Perch at the galley kitchen counter at London’s top pasta bar at Borough Market, and watch transfixed as chefs toss hot pans of handmade Italian pasta. Epic and amazingly cheap dishes include egg-free Parmesan-and-black pepper rich pici cacao e pepe (pronounced pea-chy) from Tuscany, or devilishly addictive ricotta ravioli with a slick of sage butter. Other favorites include burrata with Puglian olive oil, pappardelle with 8-hour Dexter beef shin ragù, or fettuccine with chicken livers. With pasta mains ranging from £5 to £12, dessert at £4, and Italian wine by the tap starting at £3.50, it’s little wonder expectant lines form here daily from noon.

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Kiln

Kiln

Earthy northern Thai food shines at this evocative clay pot, iron wok, BBQ and wood-burning kiln-focused Soho spot. Sizzling hogget skewers and slow-grilled soy chicken thigh bites pack a huge side-of-the-road punch, while a raft of other rural village-style dishes showcase influences from Myanmar, Laos and Yunnan province. Pick up pungent hints of betel and kaffir lime leaves, galangal, sweet mint, Thai parsley, Szechuan pepper and rare Burmese wild ginger in the cheap and authentic dishes. Think spiky lime-bathed langoustines, Isaan mushroom salad, or clay pot baked glass noodles with Cornish crab and Mangalitsa pork.

Insider Tip: it’s walk ins only at the counter and closed Sunday evenings.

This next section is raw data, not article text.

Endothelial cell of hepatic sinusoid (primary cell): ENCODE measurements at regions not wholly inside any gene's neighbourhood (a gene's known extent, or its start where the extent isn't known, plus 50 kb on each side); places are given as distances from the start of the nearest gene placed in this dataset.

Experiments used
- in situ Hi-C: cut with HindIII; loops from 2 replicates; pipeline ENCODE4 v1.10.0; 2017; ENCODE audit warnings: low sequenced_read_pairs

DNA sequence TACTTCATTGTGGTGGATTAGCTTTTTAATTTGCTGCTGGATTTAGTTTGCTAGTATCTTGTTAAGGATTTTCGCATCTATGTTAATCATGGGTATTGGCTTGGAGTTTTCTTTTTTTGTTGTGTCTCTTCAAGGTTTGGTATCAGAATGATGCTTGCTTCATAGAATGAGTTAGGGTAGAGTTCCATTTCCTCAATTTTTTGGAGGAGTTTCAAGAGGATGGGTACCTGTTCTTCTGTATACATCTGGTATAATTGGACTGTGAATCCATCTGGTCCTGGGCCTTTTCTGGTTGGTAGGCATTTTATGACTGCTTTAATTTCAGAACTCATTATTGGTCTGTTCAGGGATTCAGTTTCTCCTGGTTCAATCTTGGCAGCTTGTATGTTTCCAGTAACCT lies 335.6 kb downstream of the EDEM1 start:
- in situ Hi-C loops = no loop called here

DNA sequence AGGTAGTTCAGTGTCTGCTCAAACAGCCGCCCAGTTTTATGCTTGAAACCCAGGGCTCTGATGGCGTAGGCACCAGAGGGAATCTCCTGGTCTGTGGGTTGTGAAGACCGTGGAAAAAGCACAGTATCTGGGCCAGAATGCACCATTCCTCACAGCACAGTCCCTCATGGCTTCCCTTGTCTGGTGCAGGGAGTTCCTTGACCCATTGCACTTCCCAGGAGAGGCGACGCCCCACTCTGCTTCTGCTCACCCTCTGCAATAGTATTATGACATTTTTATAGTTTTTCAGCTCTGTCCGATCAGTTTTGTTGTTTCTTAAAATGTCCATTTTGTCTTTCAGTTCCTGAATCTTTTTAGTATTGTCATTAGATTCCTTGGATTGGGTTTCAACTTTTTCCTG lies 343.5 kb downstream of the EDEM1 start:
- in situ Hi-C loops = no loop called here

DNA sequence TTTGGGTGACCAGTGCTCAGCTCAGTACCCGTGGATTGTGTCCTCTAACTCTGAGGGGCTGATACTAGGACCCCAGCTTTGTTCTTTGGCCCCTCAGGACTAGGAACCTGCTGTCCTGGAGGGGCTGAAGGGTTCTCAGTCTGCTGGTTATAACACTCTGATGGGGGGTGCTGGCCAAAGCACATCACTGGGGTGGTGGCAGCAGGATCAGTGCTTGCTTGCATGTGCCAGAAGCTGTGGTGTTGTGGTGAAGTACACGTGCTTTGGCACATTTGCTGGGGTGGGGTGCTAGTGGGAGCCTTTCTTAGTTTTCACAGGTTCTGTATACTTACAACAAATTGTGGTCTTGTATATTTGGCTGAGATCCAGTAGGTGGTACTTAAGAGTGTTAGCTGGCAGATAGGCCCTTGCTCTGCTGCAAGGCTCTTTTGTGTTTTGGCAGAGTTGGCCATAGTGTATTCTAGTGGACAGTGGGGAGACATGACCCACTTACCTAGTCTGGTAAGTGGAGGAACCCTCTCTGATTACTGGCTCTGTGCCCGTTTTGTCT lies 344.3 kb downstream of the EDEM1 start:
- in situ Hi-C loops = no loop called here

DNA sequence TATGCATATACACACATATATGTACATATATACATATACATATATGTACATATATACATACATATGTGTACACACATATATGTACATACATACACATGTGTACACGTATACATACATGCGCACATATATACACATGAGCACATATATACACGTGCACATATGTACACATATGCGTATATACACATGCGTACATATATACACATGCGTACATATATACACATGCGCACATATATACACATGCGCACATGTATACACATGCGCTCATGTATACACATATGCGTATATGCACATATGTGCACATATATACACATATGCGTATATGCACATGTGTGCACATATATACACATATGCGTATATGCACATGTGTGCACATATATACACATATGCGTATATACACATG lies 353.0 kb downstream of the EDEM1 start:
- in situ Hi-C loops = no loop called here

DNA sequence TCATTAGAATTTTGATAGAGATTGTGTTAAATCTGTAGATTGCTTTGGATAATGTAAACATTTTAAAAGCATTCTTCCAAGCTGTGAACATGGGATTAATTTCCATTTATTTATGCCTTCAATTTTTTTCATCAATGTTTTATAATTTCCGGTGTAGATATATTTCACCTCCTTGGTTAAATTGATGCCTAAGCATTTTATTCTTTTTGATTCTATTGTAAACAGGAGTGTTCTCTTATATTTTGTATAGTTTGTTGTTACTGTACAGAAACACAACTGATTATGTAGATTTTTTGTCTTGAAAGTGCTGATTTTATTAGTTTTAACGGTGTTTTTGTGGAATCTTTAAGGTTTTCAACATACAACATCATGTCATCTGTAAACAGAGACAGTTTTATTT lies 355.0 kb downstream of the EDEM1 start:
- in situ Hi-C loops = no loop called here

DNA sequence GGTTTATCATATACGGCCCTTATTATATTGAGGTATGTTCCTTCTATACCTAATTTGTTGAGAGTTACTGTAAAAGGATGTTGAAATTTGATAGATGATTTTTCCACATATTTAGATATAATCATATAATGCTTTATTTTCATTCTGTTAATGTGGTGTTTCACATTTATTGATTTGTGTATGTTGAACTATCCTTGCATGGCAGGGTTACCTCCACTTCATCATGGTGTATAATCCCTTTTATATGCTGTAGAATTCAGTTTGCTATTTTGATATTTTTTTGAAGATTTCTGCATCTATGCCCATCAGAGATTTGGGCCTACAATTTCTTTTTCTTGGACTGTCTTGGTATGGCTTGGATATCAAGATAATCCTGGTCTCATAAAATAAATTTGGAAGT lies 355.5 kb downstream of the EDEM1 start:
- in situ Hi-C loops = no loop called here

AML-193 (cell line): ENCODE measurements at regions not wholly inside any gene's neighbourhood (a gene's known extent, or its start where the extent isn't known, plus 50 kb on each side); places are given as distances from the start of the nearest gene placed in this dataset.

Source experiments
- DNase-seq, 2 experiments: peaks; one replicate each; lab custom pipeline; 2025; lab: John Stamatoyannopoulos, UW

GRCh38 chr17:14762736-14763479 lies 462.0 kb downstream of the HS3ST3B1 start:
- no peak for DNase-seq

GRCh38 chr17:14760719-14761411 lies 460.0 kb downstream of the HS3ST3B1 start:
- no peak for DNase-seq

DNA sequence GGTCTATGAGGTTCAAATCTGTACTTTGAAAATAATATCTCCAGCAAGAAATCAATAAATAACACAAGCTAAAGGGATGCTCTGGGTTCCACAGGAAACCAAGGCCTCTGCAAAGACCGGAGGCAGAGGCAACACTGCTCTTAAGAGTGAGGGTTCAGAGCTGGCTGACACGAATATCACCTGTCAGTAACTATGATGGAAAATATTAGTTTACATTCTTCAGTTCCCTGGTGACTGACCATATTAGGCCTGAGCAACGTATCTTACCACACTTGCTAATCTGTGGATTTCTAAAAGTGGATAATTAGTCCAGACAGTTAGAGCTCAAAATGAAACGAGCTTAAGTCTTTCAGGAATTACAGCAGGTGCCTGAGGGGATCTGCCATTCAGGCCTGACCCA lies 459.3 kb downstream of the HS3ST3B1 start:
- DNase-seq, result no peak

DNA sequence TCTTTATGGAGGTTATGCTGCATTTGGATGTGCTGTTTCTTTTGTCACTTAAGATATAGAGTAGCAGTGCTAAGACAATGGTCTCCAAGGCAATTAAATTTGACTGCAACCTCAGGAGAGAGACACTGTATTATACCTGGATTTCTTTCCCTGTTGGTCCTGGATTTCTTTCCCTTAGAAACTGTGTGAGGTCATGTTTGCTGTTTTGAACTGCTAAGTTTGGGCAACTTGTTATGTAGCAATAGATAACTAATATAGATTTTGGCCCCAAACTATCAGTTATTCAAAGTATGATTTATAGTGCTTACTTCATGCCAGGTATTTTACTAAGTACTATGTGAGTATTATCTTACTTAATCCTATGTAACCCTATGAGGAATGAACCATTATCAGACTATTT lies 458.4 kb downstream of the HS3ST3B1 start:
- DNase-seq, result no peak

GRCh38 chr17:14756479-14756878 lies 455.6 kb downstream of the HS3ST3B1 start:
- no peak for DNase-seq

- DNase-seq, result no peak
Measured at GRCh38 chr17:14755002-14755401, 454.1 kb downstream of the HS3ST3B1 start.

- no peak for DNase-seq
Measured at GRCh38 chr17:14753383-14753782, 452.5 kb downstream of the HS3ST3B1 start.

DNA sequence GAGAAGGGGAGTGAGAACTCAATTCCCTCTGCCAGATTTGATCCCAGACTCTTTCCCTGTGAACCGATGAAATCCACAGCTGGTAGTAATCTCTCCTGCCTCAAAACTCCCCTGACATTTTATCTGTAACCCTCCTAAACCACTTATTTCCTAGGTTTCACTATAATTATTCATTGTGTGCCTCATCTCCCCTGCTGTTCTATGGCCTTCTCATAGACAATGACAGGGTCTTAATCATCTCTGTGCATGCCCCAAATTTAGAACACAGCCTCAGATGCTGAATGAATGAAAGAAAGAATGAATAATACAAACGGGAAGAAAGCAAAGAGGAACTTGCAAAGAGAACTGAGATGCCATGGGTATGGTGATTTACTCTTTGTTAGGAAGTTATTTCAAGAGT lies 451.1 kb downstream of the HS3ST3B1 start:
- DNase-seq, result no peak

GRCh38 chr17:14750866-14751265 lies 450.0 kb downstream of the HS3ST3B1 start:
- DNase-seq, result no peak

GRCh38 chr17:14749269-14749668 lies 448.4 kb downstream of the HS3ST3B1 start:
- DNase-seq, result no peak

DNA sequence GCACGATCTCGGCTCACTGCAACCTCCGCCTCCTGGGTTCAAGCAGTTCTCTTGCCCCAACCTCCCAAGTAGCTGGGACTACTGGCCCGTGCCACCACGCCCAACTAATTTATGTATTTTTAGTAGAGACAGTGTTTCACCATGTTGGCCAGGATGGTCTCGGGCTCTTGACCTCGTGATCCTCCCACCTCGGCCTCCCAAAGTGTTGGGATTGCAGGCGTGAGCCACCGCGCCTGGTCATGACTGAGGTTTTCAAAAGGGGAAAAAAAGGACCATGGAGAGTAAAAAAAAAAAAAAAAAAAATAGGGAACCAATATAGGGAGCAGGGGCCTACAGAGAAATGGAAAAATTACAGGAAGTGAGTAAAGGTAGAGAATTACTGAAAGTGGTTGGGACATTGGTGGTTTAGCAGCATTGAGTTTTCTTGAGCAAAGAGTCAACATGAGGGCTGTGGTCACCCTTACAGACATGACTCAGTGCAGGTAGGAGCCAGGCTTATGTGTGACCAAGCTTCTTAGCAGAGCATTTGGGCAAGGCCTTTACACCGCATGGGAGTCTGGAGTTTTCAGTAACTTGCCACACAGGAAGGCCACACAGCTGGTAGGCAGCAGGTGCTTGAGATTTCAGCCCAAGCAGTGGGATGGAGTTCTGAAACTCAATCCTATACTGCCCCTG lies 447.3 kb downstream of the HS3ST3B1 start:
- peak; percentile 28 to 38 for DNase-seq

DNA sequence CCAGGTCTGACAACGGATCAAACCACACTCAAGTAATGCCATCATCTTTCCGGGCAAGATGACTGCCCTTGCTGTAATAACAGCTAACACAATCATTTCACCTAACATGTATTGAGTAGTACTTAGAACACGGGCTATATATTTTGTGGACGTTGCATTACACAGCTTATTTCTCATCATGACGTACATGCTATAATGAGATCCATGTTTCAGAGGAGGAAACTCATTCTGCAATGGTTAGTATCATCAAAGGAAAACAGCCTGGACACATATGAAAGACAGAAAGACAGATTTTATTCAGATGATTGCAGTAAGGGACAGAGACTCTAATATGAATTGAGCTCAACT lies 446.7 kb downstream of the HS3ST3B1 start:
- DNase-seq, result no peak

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Paul Winch Furness

Temper

Low-and-slow smokehouse meat maven Neil Rankin smashes the live-fire rare breed meat scene at this speakeasy-like basement playpen. Sit at the central open kitchen counter and feel the heat from a Heath Robinson-esque complex of white-hot charcoal smoke pits, seething clay ovens, and medieval-looking roasting spits. On-site butchered and tempered nose to tail goodies include the 9-hour smoked Cabrito kid goat tacos with chipotle and sour cream, Welsh Black Tyn-Y-Caeau burnt beef fat, and charred Daphne Tilley lamb on baked flat breads. Swig pokey Mexican mescal, and pair with grilled corn and lamb fat béarnaise, smacked cucumber, or beef fat potatoes with a blowtorched Ogleshield cheesy top.

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Niall Clutton

Ormer Mayfair

Hidden way in the depths of Flemings Mayfair hotel is Shaun Rankin’s Michelin-starred ode to all things Jersey (in the Channel Islands). A mélange of Rankin fans, hotel guests, and Mayfair dining scene divas luck out in this art deco-inspired haven featuring Jersey-reared, caught, and foraged dishes. From sweet lobster ravioli with crab bisque to crab with mango, there’s nothing here that fails to delight. Choose from a list of mostly English fizz and wines, then end on Rankin’s famous treacle tart with raspberry coulis and–you guessed it–Jersey clotted cream.